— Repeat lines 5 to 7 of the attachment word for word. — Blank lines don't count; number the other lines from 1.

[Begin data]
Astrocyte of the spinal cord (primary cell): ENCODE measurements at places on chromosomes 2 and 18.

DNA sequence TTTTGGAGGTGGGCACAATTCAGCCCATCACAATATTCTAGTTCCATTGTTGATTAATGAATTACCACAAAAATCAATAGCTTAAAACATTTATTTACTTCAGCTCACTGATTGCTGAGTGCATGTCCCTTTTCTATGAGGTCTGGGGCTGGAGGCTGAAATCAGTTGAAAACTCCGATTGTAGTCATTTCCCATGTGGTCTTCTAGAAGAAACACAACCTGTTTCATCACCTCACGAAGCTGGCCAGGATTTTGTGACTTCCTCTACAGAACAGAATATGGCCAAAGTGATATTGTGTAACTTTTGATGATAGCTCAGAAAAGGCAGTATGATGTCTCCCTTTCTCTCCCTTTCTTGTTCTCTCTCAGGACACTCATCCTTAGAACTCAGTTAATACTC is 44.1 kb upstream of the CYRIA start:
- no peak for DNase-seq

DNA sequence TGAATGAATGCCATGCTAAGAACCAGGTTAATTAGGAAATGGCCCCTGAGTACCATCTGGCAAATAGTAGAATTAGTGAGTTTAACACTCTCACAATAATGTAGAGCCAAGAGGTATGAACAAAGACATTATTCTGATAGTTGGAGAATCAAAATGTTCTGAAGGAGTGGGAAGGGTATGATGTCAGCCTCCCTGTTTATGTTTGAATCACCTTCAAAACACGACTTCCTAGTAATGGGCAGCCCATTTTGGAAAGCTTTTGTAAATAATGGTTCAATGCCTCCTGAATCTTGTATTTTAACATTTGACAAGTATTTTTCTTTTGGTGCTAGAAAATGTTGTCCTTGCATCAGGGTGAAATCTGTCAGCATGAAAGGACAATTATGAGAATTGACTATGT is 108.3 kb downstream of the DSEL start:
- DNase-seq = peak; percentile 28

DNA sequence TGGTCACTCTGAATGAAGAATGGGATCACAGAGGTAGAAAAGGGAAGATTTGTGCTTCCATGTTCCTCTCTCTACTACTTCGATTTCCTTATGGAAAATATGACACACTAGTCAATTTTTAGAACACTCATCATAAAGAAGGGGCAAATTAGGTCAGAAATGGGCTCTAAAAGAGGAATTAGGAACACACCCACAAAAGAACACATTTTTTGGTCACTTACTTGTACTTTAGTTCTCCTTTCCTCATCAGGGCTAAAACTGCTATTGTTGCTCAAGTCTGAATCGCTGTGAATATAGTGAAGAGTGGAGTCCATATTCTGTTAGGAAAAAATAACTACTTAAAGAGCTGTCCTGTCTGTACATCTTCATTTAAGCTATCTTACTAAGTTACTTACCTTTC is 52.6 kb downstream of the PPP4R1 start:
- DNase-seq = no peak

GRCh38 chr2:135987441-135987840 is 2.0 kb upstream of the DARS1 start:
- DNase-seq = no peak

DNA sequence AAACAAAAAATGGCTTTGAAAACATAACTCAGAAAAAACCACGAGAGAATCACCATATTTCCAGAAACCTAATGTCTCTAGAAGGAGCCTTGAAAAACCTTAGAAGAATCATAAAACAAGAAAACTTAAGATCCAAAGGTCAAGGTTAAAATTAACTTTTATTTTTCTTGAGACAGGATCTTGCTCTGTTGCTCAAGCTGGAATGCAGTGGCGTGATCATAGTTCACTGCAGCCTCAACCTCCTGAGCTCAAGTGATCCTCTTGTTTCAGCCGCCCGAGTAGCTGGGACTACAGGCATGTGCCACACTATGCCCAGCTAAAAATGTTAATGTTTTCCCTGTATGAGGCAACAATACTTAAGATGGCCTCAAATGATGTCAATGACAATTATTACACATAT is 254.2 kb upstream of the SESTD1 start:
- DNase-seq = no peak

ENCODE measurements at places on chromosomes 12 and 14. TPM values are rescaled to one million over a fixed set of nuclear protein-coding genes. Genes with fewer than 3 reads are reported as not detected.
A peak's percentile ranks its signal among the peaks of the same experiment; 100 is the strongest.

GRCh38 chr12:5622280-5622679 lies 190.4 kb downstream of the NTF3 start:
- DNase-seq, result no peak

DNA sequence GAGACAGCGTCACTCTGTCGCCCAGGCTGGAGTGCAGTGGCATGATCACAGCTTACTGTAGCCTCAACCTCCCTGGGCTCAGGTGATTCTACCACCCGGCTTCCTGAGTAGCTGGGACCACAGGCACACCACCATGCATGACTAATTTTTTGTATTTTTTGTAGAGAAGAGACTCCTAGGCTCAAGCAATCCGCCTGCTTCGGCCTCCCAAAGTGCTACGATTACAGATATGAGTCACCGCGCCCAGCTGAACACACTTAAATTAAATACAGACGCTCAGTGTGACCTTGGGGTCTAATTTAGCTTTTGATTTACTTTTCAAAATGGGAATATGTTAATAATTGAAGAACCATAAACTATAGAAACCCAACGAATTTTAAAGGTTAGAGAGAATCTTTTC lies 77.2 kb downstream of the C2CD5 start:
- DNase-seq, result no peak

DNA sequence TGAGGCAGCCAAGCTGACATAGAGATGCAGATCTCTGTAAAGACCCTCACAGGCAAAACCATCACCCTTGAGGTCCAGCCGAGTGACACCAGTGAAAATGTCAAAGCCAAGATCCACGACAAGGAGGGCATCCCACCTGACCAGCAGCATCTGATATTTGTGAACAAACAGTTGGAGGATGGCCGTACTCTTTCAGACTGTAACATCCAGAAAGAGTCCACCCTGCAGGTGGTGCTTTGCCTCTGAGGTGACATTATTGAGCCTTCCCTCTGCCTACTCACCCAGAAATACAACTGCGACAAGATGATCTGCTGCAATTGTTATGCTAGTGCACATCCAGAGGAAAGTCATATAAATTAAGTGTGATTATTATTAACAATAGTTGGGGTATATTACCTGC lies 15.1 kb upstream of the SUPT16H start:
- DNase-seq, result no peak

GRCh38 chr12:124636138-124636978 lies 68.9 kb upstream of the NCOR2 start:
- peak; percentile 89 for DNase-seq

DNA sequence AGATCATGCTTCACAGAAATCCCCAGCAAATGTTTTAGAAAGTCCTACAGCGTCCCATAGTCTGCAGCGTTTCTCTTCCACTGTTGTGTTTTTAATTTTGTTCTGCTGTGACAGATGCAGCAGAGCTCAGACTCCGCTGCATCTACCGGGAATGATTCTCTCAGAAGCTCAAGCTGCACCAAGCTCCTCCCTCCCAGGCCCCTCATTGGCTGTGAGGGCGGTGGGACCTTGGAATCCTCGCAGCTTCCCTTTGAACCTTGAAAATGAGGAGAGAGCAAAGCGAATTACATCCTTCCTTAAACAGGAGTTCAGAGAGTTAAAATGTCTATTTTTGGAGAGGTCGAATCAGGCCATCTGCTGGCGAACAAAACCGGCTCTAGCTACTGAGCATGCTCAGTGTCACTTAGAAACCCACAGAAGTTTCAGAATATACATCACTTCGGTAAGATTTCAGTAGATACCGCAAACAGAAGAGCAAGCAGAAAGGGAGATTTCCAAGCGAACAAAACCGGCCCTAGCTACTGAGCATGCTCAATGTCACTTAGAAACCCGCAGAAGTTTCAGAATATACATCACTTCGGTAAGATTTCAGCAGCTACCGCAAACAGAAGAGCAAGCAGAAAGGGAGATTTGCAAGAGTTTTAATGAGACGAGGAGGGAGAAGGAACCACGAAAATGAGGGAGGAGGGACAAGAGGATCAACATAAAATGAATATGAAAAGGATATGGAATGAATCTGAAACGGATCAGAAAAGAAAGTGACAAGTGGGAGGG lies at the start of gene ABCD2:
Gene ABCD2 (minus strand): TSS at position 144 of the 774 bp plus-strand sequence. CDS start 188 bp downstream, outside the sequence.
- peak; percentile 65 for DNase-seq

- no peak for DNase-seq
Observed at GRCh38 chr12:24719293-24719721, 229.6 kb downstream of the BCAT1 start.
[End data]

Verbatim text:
- DNase-seq = peak; percentile 28

DNA sequence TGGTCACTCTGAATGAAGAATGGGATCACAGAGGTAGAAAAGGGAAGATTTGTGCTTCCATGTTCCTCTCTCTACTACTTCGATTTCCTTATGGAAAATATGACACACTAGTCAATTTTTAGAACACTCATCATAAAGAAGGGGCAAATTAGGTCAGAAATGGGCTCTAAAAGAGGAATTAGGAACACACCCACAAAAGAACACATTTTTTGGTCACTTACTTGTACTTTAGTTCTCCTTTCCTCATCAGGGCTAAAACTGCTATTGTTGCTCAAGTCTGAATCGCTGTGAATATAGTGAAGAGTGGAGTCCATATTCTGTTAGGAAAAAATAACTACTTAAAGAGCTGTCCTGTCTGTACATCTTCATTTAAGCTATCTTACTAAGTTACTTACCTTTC is 52.6 kb downstream of the PPP4R1 start:
- DNase-seq = no peak